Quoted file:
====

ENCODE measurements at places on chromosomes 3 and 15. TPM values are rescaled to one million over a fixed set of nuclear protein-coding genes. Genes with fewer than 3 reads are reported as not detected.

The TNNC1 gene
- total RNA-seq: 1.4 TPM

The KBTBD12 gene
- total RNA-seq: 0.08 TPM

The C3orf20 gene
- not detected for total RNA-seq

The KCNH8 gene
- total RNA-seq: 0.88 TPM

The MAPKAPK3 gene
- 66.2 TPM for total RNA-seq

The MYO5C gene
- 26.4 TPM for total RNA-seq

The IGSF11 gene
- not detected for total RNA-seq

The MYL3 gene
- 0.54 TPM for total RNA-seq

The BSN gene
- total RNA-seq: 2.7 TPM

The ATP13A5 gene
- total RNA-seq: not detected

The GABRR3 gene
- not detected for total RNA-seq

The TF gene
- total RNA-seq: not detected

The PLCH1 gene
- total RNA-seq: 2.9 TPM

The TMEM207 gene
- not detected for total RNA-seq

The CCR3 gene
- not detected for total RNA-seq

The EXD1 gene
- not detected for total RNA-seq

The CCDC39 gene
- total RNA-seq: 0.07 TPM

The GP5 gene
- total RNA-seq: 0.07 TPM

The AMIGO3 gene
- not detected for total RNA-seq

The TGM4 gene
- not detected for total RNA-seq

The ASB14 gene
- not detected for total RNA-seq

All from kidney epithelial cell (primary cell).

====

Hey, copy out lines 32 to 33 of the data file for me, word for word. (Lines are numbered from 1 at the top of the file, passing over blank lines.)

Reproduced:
The EXD1 gene
- not detected for total RNA-seq